THEATER REVIEW: “Tuck Everlasting” @ French Creek Theatre by Laura Kennelly

Through Sun 8/4

Have you ever wished you could stay the same age forever (if you knew what that was)? French Creek Theatre’s Tuck Everlasting (based on Natalie Babbitt’s children’s book of the same name) explores what might happen if we could. Directed by Fred Sternfeld, the story’s musical version was written by Claudia Shear and Tim Federle. Chris Miller composed the music and Nathan Tysen provided the lyrics.

Everything happens in Treegap, New Hampshire. The nimble crew and ready actors turn the  simple stage set (designed by Derek Green) into a home, a forest and even a circus. It’s easy to picture a woods, thanks to French Creek Theatre’s location. It’s an up-to-date facility snugly placed just inside the Lorain Metroparks. Forest noises (provided by sound director Stan Kozak) help set the scene with welcoming bird chirps as one enters the theatre.

Not quite a teen yet, Winnie Foster, a restless girl played with remarkable alacrity by Calista Zajac, thinks everything about her small town life is boring. When she wanders into a nearby woods, she meets Jesse Tuck (a very likable Stephan Sandham), a 17-year-old lad who seems wise beyond his years. Almost unbelievably in these days of stranger-danger drills, she follows him deeper into the woods where she learns something she should not.

When Jesse and his brother Miles (Aidan McKeon) kidnap Winnie, she gets to know his kindly father Angus (Daren Stahl) and his loving and wise mother, Mae (Amiee Collier). As Winnie finds out, the family is not what they appear.

But there’s more trouble for Winnie to face. There’s also something going on with the fair that just rolled into town. That’s where the Man in the Yellow Suit (the sneakily villainous Michael Dempsey) plies his trade.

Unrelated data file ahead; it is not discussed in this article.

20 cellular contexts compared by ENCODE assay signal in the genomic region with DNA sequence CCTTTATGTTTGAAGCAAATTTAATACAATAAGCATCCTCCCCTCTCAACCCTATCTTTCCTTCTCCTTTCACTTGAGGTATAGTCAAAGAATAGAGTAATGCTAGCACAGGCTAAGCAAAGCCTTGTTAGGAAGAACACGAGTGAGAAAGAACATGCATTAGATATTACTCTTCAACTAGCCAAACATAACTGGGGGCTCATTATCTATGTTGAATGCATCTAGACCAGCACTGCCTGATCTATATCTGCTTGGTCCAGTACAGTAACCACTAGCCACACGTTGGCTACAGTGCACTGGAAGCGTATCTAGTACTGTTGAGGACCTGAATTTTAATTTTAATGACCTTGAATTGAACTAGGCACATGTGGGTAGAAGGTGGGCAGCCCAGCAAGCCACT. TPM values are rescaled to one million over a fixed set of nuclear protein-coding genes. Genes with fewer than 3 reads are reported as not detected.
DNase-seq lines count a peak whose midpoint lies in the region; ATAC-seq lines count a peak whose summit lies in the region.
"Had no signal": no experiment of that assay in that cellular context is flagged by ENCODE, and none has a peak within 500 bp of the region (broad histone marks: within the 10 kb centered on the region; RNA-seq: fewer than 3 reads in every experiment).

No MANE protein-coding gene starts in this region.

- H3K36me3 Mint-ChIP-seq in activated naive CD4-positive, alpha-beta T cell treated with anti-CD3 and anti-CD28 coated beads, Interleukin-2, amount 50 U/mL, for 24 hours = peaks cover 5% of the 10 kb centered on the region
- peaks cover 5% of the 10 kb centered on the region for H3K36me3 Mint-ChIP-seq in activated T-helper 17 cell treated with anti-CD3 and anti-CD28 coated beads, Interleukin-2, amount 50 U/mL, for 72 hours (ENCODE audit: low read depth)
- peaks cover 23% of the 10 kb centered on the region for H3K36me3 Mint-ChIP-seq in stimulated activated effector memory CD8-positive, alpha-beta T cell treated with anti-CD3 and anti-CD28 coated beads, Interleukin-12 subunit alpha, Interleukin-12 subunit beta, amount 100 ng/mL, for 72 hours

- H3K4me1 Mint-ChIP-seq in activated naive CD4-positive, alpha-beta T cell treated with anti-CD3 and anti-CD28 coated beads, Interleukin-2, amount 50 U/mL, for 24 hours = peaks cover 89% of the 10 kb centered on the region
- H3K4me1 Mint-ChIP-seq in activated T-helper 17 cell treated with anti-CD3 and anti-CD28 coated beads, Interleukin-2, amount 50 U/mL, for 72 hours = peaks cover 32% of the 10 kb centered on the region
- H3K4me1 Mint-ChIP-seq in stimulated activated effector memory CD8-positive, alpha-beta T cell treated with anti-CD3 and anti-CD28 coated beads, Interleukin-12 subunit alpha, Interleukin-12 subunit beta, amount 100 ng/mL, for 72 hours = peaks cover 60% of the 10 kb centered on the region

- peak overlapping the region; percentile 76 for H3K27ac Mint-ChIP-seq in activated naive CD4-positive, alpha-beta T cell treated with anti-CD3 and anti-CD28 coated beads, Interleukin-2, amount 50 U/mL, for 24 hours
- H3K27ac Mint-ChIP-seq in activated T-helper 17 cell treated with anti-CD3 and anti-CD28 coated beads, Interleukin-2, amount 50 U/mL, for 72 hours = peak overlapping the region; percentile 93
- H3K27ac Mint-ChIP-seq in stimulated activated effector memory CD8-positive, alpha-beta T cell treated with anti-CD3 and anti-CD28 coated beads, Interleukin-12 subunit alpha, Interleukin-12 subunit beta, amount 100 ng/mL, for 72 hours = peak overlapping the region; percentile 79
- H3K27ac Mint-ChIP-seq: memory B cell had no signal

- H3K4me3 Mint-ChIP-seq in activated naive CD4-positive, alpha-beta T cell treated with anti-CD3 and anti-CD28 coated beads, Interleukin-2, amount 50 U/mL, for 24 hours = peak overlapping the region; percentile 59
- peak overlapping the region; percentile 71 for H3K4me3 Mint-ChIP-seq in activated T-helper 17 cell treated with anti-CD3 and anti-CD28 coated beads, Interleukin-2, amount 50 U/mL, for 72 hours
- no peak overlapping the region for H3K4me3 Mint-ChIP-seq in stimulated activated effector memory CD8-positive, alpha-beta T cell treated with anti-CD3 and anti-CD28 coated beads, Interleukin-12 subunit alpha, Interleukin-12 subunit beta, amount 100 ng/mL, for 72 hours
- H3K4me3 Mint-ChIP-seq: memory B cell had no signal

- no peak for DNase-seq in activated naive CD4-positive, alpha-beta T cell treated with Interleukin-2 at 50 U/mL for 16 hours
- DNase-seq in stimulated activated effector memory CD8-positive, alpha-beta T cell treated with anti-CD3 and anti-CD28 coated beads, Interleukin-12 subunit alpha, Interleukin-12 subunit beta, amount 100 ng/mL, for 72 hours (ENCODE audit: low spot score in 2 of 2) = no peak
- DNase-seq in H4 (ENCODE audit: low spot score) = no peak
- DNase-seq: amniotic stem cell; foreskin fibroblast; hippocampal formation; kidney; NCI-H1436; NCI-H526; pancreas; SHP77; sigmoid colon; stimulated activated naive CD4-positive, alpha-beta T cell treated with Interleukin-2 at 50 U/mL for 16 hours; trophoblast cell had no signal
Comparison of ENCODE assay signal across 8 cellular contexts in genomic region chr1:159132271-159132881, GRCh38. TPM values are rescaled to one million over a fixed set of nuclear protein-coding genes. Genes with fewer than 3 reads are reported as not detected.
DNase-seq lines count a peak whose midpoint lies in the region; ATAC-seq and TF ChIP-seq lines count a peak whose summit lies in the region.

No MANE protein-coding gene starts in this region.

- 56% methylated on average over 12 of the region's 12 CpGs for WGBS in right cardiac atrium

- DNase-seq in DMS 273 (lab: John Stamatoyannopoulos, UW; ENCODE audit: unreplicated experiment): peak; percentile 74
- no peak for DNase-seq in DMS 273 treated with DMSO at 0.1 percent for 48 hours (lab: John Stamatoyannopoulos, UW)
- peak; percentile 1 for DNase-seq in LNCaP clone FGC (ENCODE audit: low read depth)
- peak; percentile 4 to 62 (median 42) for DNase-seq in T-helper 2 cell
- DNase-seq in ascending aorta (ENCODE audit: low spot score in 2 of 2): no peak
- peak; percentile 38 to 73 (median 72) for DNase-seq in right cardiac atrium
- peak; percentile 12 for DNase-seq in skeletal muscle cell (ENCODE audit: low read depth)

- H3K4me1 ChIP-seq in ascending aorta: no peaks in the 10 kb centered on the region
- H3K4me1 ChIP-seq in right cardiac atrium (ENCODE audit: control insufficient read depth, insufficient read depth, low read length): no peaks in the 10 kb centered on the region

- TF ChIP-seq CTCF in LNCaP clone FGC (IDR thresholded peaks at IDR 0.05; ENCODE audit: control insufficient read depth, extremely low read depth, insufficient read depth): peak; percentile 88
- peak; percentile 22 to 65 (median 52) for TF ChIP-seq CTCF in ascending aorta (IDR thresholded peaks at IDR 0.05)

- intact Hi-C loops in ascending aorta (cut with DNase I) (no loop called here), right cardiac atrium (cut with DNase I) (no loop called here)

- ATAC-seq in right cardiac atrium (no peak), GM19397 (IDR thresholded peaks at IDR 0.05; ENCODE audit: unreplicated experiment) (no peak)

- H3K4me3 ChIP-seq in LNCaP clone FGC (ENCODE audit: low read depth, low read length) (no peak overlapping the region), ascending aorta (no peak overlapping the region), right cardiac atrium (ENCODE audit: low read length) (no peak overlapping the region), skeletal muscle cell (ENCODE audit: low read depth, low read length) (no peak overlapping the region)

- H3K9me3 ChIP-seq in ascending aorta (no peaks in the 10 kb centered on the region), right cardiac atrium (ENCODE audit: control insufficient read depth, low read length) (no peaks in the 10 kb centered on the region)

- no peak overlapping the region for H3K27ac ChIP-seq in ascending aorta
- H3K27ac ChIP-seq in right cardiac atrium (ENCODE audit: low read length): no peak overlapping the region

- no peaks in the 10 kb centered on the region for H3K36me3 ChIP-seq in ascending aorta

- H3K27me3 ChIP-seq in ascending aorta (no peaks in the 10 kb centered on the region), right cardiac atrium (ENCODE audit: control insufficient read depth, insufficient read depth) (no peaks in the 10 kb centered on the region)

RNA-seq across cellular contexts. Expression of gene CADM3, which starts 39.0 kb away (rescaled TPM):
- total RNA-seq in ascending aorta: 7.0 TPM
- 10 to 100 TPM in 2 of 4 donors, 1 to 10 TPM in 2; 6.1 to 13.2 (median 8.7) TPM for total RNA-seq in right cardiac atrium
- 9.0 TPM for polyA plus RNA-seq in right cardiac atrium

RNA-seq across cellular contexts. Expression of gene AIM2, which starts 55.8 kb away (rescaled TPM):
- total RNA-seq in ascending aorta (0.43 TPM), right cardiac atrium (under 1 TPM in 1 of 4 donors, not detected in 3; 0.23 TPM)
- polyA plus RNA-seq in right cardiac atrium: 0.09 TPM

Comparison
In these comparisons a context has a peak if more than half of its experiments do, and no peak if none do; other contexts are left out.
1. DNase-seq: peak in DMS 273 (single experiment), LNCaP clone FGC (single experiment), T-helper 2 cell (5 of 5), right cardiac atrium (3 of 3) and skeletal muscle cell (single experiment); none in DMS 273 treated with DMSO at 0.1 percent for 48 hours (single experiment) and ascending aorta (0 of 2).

The large and capable cast also includes Betsy, Winnie’s strict but loving mother (Kate Gibson), and her grandmother Nana (Jeanne Task).  When Winnie disappears they call on the “good guys” — a comically officious Constable Joe (Bob Abelman) and his assistant Hugo Jackson (Joshua McElroy). McElroy’s deadpan glances at the audience suggest that Jackson took his mentor’s expertise with a grain of salt.

Ensemble members include Judy Abelman, Edie Barcelona, Isabel Faith Billinghurst, Amy Bransky, Paige Elizabeth, Gavin Ditz, Marlee Roberts Floyd, Julia Green, Christopher Michael, Gregory Robinson, Michael Ryan and Lyric Zeager.

Choreographer Jen Justice gave her dancers (some with super-nimble moves) plenty of space to show off during several stage-stomping numbers. David Williams conducted a small, effective orchestra.

BOTTOM LINE: It’s always fun to see a well-directed, well-played professional community theatre production: this is one. It’s suitable for all ages and the bleacher-style seats mean everyone can see everything. The show also may make you thankful that you cannot freeze your age and live forever.

Shows are Fridays and Saturdays at 7:30pm, Sundays at 3:00pm, at the French Creek Nature & Arts Center. Tickets are $16-$18 for adults, and $10 for under 18. The French Creek Theatre Box Office is open 10am-4pm daily, at (440-949-5200 ext. 221, or go to

[Written by Laura Kennelly]

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